A recurring theme in discussions of trigger warnings in college classes is the idea that students with PTSD should be going to campus disability offices, not professors, to ask for the assistance they need. This question has come up in my Facebook and Twitter feeds today, in response to the piece I just wrote for Inside Higher Education, and in the course of one such conversation my friend Andrea Chandler said a few things about her experience trying to work with the disability office at the college she was attending.

If you’re a professor and you think the disability office will handle this stuff, you need to read what Andrea has to say. If you think you don’t have a role in addressing these issues, you need to read what Andrea has to say. If you don’t understand that how you run your classroom could make the difference in which of your students graduate? Well, just read the damn thing:

Just getting the single accommodation I asked for, to bring my mobility service dog on campus, was a multi-semester nightmare.

Disability services on most campuses are an absolute joke. Try actually speaking to disabled students about what it takes to get even the simplest, most straightforward of accommodations. In my case, using my service dog meant first meeting the disability services guy, whose office wasn’t accessible. This is not unusual.

Then they wanted me to sign paperwork giving them access to my entire medical record, which would have disclosed more to them than I was willing to disclose. This was in addition to the specific paperwork from my doctor stating that my service dog was a medical necessity.

Finally, they wanted contact information for my parents or husband, to whom they would be reporting my academic progress.

It was only after I suggested we call the DOE Office of Civil Rights that they accepted that all they needed was that letter from my doctor. Until the following semester, when I had to have the exact same fight all over again, because apparently permanent disability is not a possibility schools have considered.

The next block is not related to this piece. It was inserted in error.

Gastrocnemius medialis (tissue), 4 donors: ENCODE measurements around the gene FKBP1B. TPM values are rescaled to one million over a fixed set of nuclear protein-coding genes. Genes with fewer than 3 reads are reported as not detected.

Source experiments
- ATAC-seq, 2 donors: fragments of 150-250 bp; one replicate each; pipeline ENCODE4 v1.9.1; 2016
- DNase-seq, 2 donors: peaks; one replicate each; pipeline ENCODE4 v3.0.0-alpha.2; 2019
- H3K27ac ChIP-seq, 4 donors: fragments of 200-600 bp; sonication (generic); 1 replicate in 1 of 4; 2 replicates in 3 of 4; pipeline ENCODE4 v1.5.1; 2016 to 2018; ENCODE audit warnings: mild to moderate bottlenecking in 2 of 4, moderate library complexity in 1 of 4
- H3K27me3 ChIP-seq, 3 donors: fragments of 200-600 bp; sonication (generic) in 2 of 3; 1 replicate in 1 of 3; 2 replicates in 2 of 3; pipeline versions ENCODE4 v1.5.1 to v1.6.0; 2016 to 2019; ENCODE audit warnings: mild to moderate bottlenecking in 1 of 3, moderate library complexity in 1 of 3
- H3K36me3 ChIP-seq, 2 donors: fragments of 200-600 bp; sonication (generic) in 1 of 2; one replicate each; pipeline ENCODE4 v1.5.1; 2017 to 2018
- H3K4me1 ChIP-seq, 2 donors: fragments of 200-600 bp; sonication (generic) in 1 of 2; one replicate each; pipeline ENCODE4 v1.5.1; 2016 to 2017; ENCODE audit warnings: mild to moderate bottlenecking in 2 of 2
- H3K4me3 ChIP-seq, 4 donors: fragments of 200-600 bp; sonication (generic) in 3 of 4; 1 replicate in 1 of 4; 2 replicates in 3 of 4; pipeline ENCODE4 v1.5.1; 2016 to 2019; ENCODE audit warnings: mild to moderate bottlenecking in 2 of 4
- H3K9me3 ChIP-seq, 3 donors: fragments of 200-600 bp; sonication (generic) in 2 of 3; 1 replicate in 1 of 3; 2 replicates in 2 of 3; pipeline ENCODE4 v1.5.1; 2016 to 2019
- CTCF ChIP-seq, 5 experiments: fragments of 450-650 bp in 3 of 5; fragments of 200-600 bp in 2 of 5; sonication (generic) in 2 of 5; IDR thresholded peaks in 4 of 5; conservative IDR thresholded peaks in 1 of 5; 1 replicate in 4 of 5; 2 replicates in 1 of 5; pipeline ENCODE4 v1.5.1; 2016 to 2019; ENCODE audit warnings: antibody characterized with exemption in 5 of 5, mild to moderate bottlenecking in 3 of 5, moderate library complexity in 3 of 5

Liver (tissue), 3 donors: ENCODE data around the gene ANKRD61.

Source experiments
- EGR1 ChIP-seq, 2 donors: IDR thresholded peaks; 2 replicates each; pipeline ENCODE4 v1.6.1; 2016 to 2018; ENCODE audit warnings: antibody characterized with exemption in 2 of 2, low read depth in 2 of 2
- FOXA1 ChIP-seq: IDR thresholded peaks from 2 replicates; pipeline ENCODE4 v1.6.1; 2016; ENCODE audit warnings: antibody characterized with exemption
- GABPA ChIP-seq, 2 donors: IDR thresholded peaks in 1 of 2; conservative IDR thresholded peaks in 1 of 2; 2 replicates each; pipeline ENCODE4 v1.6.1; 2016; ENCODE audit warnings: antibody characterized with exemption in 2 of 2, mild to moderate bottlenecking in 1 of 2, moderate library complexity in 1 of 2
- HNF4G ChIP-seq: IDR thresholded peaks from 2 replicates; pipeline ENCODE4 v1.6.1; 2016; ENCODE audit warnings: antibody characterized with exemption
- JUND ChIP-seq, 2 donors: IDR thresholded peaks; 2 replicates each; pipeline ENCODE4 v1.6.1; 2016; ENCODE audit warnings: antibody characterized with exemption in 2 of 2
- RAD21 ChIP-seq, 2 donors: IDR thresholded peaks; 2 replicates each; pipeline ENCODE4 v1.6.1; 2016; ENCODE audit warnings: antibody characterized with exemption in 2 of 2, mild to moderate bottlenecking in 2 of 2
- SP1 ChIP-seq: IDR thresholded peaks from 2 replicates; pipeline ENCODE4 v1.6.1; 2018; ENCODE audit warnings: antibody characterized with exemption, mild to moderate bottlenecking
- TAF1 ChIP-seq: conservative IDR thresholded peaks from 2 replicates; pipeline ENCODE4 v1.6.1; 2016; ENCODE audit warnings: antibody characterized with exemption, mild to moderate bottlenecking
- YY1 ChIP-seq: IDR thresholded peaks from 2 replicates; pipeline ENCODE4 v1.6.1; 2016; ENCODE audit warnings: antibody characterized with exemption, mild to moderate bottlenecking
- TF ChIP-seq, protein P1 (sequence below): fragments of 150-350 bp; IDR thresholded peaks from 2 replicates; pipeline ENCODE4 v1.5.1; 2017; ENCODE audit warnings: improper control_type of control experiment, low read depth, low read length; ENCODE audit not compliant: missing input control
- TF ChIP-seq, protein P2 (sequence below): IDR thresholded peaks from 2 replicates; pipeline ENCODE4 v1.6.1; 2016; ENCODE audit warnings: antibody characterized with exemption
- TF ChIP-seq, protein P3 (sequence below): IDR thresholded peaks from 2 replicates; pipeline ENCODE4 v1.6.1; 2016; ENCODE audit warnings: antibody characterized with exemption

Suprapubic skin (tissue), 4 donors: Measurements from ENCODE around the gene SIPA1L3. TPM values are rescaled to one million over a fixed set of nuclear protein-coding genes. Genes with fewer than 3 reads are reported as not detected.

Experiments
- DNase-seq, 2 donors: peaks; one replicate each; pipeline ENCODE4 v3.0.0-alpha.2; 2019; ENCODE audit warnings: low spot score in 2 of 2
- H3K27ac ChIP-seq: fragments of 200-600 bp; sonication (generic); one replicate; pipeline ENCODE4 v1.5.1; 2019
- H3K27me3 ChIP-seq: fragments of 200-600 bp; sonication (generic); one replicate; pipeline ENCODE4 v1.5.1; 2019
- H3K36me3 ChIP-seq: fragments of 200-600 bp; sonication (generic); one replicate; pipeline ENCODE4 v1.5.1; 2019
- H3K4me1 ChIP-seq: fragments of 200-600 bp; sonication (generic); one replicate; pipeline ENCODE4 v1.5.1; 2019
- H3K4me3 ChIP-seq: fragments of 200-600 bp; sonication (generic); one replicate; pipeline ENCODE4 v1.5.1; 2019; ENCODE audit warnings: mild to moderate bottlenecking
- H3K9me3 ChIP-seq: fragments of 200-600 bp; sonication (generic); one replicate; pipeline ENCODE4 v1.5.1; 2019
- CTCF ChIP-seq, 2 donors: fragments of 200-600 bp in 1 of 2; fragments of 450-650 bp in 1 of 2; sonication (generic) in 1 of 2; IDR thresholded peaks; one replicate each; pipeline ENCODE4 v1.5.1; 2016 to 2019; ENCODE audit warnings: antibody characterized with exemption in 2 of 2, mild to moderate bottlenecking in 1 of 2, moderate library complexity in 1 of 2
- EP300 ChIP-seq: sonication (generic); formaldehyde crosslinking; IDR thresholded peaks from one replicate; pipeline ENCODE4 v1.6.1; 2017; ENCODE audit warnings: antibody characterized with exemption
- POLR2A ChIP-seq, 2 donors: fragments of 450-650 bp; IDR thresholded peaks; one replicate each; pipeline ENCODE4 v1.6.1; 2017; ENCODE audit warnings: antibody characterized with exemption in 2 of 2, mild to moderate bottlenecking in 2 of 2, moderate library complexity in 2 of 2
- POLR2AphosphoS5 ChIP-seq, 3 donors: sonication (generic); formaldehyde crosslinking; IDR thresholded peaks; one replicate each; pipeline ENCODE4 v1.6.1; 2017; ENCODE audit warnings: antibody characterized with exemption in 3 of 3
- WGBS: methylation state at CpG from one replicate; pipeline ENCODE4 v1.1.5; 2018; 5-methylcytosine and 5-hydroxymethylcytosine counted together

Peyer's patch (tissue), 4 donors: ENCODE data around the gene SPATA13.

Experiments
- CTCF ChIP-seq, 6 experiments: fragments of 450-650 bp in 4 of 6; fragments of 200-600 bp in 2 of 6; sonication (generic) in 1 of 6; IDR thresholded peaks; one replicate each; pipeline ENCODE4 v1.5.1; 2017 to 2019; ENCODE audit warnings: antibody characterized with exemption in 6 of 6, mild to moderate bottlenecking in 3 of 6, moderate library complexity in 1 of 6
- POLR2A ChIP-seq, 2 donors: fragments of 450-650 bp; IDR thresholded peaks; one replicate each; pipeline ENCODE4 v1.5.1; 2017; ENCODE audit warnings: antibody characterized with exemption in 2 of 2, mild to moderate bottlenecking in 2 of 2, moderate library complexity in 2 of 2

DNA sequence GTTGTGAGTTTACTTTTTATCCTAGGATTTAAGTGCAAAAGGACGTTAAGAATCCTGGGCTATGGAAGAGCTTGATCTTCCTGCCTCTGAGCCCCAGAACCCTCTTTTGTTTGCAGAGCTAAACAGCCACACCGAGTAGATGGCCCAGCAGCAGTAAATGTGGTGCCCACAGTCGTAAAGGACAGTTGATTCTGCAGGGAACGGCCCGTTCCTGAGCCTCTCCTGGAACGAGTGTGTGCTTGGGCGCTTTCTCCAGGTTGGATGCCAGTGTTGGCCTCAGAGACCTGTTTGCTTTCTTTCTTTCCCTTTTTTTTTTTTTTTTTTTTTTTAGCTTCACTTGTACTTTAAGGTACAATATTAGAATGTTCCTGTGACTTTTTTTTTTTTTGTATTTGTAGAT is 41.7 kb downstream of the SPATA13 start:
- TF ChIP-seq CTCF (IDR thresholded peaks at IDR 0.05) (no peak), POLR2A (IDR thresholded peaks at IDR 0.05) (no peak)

Meanwhile I was dealing with classrooms so stuffed with desks that they violated the ADA & Rehab Act standards on physical accessibility, instructors who constantly called attention to my service dog in class & who could never speak to me about class material without first trying to have a conversation about the dog, and even better were the instructors who made it clear they didn’t want a cripple in their classroom. When I suggested to Disability Services that the instructors needed training in dealing with disabled students *and offered to find DOE & DOJ training resources for free*, I was ignored.

So yeah, this isn’t my first rodeo where I’ve had someone come out and say I shouldn’t be in the classroom because I don’t fit their definition of what a student should be. I wish I were shocked by that attitude, but it’s very miserably common.

The biggest problem I see in the empathy-lacking anti-tw crowd is that they seem to believe that the prof-student relationship is all one way; in which student vessels receive knowledge from the prof and the professor does not hold a dialog unless it is of the Socratic type.

Maybe it’s just that I’m a long way from being an impressionable teenager but I’ll be damned before I deal with any more of that patronizing bullshit. What Angus has done with his content note and being willing to back it up by working with students is model a kind of education where the professor works in partnership with the students, offering them the basic respect of believing they know exactly what their capabilities are and that they *want* to be there, and to learn, but may need a hand. The profs I see on the other side are the kind that drove me (and others with disabilities) out of academia. They act like we’re faking disability to work the system, and forcing their own odious ideas of mental illness being something you can bootstrap your way out of onto students.

I honestly hope to God none of em ever end up in the same place I am, because I’ve seen it destroy people who do. And I hope they get the fuck over themselves.

(Reposted with Andrea’s permission.)